Bibliography of Willa Cather's Reading

This bibliography was created by Sharon Hoover and Melissa Ryan. They know that the existing work, though large, is incomplete, and they invite interested scholars, readers, and students to submit new works to the bibliography. To do so, please contact the editor of the Willa Cather Archive at . Any resource that attempts to be comprehensive depends upon a community of scholars, readers, and other interested parties.

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Total Number of Entries in Reading Bibliography: 1056

    Saltus, Edgar

  1. Author: Saltus, Edgar
    Title: Enthralled
    Date: 1894
    Genre: fiction
    Note Relating to Cather: "Mr. Edgar Saltus has written a new novel entitled When Dreams Come True. It is rather better than Mr. Saltus' recent work. Certainly it is better than Enthralled [1894], or Madame Sapphira [1895]. It is more pleasant than the police fiction of the former and its aim is a more manly one than getting even with his divorced wife to which he devoted the latter. It is a quiet sort of book without any thrilling episodes, but it has in it the old vigor of style and vivid, unusual use of words which characterized Mr. Saltus in the earlier days when he wrote [The Truth About] Tristem Varick [1888]. It is full of phrases that seem to melt in your mouth as you utter them. Indeed, as usual, one feels much nearer to Mr. Saltus' phrases than his people, and his words seem more alive than his women...."
    Note Source: Journal 7/14/1895


  2. Author: Saltus, Edgar
    Title: Madame Sapphira
    Date: 1895
    Genre: fiction
    Note Relating to Cather: "Mr. Edgar Saltus has written a new novel entitled When Dreams Come True. It is rather better than Mr. Saltus' recent work. Certainly it is better than Enthralled [1894], or Madame Sapphira [1895]. It is more pleasant than the police fiction of the former and its aim is a more manly one than getting even with his divorced wife to which he devoted the latter. It is a quiet sort of book without any thrilling episodes, but it has in it the old vigor of style and vivid, unusual use of words which characterized Mr. Saltus in the earlier days when he wrote [The Truth About] Tristem Varick [1888]. It is full of phrases that seem to melt in your mouth as you utter them. Indeed, as usual, one feels much nearer to Mr. Saltus' phrases than his people, and his words seem more alive than his women...."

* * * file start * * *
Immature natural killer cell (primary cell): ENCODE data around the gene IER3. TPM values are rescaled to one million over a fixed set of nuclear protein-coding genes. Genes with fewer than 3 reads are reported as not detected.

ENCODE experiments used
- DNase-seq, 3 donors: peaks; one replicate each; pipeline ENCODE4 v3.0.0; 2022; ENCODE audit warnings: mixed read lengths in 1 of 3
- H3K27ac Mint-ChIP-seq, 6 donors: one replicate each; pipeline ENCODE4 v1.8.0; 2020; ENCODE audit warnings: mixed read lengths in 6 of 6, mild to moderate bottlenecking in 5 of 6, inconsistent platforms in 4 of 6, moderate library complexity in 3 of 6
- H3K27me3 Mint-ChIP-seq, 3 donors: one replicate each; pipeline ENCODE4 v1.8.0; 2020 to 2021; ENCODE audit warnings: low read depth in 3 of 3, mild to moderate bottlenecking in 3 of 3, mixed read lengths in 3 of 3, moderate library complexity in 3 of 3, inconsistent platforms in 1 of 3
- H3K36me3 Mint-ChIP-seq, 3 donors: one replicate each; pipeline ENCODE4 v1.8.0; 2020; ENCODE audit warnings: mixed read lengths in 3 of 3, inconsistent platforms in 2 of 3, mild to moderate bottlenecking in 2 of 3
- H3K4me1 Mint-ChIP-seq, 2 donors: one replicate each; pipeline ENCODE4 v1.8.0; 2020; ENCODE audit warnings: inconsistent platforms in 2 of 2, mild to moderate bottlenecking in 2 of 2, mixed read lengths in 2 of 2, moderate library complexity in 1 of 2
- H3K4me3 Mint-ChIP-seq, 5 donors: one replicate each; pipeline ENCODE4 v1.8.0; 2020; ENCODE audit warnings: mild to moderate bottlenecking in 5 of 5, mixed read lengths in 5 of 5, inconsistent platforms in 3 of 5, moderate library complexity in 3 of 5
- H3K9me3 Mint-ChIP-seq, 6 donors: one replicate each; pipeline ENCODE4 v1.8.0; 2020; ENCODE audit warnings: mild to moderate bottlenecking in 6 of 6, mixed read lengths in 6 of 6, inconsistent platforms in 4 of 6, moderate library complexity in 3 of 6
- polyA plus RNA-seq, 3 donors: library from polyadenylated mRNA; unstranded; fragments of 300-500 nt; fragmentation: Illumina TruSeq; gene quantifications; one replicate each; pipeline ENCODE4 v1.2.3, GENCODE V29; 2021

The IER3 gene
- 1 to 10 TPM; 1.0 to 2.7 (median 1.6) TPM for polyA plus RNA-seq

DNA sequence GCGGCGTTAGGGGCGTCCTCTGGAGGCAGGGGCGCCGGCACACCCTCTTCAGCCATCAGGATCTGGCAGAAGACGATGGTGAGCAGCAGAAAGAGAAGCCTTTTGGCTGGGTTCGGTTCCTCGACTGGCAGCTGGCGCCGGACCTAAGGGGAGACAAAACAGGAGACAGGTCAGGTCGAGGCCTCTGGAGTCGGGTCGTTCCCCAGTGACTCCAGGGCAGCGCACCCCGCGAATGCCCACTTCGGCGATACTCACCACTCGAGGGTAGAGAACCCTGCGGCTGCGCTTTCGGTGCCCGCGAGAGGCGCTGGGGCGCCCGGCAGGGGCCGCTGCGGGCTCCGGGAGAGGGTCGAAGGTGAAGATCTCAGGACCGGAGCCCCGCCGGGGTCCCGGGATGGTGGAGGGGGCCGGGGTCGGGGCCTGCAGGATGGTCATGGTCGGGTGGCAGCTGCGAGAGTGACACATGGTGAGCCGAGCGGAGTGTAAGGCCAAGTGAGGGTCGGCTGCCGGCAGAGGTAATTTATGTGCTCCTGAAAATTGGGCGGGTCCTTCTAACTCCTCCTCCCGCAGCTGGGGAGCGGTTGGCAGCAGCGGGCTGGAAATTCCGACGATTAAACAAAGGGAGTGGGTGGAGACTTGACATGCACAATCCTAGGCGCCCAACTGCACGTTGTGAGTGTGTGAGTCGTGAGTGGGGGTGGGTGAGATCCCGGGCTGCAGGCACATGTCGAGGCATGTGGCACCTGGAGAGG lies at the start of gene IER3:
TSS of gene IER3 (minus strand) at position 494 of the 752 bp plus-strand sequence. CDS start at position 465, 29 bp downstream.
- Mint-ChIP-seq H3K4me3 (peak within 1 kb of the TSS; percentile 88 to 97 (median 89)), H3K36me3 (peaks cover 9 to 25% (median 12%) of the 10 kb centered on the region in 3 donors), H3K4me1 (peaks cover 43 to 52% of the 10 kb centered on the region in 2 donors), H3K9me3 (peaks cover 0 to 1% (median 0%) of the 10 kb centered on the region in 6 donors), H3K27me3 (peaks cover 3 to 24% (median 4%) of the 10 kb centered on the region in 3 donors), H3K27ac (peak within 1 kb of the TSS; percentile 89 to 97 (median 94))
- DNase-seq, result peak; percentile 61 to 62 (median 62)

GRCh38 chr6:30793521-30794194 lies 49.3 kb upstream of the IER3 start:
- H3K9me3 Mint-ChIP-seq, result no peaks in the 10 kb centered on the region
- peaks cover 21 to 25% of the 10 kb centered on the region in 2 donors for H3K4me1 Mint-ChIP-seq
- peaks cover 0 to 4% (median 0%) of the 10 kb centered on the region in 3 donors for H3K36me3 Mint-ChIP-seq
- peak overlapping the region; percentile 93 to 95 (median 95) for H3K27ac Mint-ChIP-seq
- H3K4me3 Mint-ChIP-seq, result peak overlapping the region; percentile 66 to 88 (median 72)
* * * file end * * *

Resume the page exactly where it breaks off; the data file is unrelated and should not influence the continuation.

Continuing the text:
Note Source: Journal 7/14/1895


  3. Author: Saltus, Edgar
    Title: The Truth About Tristem Varick
    Date: 1888
    Genre: fiction
    Note Relating to Cather: "Mr. Edgar Saltus has written a new novel entitled When Dreams Come True. It is rather better than Mr. Saltus' recent work. Certainly it is better than Enthralled [1894], or Madame Sapphira [1895]. It is more pleasant than the police fiction of the former and its aim is a more manly one than getting even with his divorced wife to which he devoted the latter. It is a quiet sort of book without any thrilling episodes, but it has in it the old vigor of style and vivid, unusual use of words which characterized Mr. Saltus in the earlier days when he wrote [The Truth About] Tristem Varick [1888]. It is full of phrases that seem to melt in your mouth as you utter them. Indeed, as usual, one feels much nearer to Mr. Saltus' phrases than his people, and his words seem more alive than his women...."
    Note Source: Journal 7/14/1895


  4. Author: Saltus, Edgar
    Title: When Dreams Come True
    Date: 1895
    Genre: fiction
    Note Relating to Cather: "Mr. Edgar Saltus has written a new novel entitled When Dreams Come True. It is rather better than Mr. Saltus' recent work. Certainly it is better than Enthralled [1894], or Madame Sapphira [1895]. It is more pleasant than the police fiction of the former and its aim is a more manly one than getting even with his divorced wife to which he devoted the latter. It is a quiet sort of book without any thrilling episodes, but it has in it the old vigor of style and vivid, unusual use of words which characterized Mr. Saltus in the earlier days when he wrote [The Truth About] Tristem Varick [1888]. It is full of phrases that seem to melt in your mouth as you utter them. Indeed, as usual, one feels much nearer to Mr. Saltus' phrases than his people, and his words seem more alive than his women...."
    Note Source: Journal 7/14/1895